For shoppers who are able to pay back their spending each month, earn rewards for doing so. There’s currently huge competition in the cashback credit card market as banks try to secure customers ahead of the Christmas shopping spree: spending £500 a month on the most competitive cards will earn you more than £100 a year. Some have fees, so you’ll need to work out if you would earn more than the annual charge based on your average spending.

A shopper spending £500 a month would earn the most from the Barclaycard Cashback Card, pocketing £156 in 12 months, according to Uswitch - but customers do have to pay a £24 annual fee. American Express’s new Platinum Cashback Everyday card is free, but rewards are tiered. Someone spending £500 a month for a year would earn £110. Santander’s 123 card pays back one per cent on spend in supermarkets, two per cent in department stores, and - crucially, three per cent on purchases of Transport for London travelcards or train tickets and petrol. It has a £25 fee but is free during the first year for 123 current account customers.

Loyalty cards


There is another kind of shopping plastic - potentially less dangerous than store cards: the loyalty card. Even here, though, dangers lurk. Because some of these cards are so stingy as to be a waste of time, and if it encourages you to shop at a more expensive store, owning the card will cost you. Still, one of the most generous schemes comes from Boots. It pays out four Advantage Card points for every one pound spent in store or online. Each point converts to 1p. That means spending £1 gives you a 4p discount, but there are often ‘double points’ days when Advantage Card gives you the equivalent of 8 per cent cashback. Using the Advantage Card kiosks in stores can also lead to freebies or extra discounts.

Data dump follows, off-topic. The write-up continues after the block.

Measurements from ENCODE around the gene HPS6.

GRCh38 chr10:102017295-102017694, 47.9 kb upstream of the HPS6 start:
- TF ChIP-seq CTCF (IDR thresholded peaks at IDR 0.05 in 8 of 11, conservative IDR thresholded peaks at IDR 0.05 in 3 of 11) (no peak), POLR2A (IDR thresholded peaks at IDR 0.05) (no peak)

Use it correctly and Tesco’s Clubcard scheme can also be lucrative. It pays out one point per pound spent in store or online, or half that rate for spending on fuel at the store’s petrol stations. Then every 150 points trigger a voucher worth £1.50 to spend in store. The key here, though, is never to spend it in Tesco shops. Instead, convert the voucher to ‘rewards points’ on the Clubcard website (tesco.com/clubcard). Swap points here for a restaurant deal, for example, and £5 of Clubcard points are converted into vouchers worth up to £20 to spend at restaurant chains including Pizza Express, Strada and Cafe Rouge.

So spending £100 a week at Tesco would earn 5,200 points a year, which could convert to £200 or more worth of vouchers, or about £50 to spend on groceries.

The Nectar scheme is less generous. Although points can be earned in places including Sainsburys, BP, Debenhams and Homebase, points depend on where spending takes place. On average, £1 shopping equals two points, but 500 points are then worth only £2.50.

Store cards
Sourced by www.moneysupermarket.com 22.10.2012